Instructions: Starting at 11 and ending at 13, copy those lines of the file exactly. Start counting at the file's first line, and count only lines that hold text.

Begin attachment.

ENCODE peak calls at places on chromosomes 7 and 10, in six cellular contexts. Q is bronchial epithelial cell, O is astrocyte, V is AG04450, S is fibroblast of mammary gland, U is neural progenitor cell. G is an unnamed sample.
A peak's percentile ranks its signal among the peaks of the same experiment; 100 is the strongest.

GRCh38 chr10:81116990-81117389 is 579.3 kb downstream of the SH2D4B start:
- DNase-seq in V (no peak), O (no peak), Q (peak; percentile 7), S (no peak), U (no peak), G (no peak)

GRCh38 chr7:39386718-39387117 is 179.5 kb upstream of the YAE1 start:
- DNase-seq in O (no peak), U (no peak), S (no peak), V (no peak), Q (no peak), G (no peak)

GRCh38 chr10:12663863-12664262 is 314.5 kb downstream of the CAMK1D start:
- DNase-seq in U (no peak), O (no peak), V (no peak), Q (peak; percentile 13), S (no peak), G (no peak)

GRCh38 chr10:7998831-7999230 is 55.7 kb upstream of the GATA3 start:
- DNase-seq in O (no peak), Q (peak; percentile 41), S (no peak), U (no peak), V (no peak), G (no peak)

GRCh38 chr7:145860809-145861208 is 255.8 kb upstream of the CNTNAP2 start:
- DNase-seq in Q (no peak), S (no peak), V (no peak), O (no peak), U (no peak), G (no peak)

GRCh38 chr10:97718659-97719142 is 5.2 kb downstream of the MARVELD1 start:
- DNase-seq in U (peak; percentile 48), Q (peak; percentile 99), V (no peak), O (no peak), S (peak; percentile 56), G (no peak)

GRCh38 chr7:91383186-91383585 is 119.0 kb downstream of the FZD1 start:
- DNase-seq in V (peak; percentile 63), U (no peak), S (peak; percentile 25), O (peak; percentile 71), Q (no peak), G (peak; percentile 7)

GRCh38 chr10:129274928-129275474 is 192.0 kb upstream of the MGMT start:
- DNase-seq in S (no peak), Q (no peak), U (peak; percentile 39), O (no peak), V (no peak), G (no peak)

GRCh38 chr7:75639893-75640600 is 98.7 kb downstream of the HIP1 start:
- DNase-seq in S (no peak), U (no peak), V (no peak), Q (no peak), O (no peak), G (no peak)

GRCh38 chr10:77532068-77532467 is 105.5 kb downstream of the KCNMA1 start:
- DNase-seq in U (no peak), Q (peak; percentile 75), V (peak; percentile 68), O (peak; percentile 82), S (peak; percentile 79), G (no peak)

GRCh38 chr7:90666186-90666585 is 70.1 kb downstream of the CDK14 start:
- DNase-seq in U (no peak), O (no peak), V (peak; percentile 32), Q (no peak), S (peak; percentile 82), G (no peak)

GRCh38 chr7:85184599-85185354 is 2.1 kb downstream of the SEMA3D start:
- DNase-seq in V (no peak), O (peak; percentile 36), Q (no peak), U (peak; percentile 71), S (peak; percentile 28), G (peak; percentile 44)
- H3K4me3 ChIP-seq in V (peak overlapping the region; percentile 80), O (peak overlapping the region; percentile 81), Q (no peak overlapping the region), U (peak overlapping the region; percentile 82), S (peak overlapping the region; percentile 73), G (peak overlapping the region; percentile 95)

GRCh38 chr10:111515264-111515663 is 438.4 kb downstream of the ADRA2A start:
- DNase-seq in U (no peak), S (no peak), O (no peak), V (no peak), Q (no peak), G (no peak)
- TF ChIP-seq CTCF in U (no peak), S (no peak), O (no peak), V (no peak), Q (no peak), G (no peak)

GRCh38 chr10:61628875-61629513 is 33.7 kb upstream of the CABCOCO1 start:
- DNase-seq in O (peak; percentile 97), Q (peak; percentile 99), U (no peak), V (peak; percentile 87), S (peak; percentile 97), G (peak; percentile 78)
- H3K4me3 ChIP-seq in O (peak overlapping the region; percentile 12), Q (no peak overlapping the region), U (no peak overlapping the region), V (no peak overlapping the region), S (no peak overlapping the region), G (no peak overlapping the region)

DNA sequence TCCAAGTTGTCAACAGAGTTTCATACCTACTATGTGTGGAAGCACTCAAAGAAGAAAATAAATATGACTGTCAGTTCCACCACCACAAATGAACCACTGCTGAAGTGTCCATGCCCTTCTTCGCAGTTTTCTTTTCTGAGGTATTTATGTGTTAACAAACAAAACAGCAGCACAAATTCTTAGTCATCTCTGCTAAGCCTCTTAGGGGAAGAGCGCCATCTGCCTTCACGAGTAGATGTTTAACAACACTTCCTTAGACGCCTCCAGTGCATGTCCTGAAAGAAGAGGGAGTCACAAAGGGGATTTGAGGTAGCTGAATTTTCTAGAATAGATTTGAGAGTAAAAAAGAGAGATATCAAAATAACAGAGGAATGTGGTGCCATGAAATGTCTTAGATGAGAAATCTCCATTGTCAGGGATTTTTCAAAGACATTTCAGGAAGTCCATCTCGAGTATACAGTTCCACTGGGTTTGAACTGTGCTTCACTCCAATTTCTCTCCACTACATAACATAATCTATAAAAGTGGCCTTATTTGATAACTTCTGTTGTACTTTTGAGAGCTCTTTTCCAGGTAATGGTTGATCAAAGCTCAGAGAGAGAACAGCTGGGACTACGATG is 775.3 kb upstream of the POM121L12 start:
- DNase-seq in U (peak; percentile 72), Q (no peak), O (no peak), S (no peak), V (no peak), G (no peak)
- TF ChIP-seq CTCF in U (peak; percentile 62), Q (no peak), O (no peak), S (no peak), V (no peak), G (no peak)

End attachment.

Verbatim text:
GRCh38 chr7:145860809-145861208 is 255.8 kb upstream of the CNTNAP2 start:
- DNase-seq in Q (no peak), S (no peak), V (no peak), O (no peak), U (no peak), G (no peak)

GRCh38 chr10:97718659-97719142 is 5.2 kb downstream of the MARVELD1 start: